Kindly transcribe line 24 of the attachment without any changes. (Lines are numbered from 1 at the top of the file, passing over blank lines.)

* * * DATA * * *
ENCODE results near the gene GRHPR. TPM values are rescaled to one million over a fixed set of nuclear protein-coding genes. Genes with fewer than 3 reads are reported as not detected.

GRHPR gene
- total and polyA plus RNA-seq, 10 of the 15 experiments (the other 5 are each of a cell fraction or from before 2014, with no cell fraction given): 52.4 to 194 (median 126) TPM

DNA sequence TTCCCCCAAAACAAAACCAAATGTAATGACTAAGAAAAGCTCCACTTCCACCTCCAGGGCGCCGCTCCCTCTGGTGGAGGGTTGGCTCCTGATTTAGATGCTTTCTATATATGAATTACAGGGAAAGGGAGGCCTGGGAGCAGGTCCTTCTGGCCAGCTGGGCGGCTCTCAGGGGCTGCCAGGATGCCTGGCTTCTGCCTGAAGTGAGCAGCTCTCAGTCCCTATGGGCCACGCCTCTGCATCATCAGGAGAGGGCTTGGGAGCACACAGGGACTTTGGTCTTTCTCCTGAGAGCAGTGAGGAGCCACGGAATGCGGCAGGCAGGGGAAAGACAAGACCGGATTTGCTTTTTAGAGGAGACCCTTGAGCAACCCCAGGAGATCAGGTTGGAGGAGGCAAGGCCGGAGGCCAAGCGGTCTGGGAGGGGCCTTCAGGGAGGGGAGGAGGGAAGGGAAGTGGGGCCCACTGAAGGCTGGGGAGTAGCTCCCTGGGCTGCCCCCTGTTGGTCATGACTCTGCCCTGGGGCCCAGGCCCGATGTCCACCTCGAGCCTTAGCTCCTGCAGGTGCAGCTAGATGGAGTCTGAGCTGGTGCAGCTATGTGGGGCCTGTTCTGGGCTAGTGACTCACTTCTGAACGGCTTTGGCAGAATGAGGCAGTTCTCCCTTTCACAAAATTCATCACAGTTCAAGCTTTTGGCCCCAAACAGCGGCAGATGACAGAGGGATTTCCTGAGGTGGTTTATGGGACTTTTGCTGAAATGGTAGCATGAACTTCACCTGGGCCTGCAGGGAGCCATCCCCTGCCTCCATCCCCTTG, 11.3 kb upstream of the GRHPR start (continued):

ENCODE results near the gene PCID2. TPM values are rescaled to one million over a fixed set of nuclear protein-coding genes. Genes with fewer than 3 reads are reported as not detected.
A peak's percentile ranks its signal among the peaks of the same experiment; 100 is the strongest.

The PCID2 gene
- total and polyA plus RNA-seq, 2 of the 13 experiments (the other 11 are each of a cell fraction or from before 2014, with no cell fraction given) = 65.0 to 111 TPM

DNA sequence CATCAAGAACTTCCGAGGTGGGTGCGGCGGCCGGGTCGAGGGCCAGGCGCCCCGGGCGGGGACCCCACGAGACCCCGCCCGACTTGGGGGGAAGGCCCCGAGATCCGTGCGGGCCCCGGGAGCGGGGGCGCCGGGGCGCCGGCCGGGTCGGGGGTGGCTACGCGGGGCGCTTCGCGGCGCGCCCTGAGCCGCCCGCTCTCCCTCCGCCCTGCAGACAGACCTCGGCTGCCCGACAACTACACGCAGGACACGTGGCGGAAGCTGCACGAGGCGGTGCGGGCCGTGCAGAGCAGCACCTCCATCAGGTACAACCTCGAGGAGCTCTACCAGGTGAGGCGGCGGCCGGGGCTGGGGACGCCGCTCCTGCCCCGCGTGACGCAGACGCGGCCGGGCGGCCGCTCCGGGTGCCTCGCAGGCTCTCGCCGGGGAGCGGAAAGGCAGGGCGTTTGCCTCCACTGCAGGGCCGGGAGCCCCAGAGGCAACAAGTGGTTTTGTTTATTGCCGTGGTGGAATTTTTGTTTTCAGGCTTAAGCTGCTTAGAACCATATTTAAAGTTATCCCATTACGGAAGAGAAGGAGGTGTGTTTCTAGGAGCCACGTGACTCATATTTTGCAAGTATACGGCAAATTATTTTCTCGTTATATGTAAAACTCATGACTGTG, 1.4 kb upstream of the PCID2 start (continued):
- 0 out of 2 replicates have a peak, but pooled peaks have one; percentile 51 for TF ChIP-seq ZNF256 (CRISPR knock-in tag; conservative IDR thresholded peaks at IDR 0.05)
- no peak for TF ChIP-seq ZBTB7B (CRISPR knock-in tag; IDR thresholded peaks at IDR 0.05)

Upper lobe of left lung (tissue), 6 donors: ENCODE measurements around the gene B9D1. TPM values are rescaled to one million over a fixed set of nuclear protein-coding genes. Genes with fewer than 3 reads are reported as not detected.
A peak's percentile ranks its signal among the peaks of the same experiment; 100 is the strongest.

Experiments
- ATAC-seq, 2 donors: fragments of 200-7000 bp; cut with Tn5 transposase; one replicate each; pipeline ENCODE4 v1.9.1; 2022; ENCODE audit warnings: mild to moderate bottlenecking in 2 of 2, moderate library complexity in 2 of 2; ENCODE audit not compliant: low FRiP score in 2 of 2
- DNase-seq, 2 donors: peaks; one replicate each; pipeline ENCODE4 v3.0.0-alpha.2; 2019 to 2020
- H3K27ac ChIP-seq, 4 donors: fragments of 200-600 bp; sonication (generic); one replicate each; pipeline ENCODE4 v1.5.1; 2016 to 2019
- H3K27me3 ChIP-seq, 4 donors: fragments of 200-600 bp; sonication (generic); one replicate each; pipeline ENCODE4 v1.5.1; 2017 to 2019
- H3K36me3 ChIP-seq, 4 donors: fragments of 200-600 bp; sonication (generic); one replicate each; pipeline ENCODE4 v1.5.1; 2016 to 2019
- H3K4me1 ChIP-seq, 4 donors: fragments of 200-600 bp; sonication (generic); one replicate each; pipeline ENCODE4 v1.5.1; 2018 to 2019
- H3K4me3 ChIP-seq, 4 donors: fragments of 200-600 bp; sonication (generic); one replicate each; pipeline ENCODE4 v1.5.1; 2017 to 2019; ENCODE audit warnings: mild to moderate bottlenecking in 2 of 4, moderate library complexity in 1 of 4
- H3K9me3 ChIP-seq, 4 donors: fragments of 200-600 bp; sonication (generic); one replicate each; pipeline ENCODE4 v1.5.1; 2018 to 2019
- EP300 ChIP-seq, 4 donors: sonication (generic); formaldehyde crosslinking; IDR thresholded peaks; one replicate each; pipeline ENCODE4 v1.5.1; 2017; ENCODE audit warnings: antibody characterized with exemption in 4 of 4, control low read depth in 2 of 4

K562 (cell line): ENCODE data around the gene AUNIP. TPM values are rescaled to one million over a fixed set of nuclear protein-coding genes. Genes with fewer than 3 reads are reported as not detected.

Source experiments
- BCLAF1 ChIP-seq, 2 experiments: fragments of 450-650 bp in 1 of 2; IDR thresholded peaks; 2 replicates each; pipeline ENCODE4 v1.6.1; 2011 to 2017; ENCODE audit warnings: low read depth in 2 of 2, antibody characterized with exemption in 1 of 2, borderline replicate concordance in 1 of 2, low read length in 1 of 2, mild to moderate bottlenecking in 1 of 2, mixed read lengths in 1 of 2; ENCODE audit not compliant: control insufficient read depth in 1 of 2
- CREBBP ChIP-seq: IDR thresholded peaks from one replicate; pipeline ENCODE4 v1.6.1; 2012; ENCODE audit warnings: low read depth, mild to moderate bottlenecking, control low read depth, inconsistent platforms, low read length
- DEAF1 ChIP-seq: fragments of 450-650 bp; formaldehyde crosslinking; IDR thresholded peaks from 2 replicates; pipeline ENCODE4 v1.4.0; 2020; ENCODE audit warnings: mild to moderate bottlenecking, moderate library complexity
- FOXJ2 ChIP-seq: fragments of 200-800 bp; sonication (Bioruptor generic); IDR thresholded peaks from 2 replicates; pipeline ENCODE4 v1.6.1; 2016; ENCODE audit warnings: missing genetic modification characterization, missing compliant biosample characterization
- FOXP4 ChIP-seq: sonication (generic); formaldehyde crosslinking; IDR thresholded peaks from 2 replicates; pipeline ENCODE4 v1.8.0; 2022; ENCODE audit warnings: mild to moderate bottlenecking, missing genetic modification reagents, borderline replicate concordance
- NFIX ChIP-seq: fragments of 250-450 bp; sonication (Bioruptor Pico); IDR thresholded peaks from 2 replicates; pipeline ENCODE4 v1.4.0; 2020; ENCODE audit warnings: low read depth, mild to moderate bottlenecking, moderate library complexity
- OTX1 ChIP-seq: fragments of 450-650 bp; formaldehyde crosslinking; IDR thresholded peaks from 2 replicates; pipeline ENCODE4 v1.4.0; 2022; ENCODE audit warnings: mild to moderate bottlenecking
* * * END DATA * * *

K562 (cell line): ENCODE data around the gene AUNIP. TPM values are rescaled to one million over a fixed set of nuclear protein-coding genes. Genes with fewer than 3 reads are reported as not detected.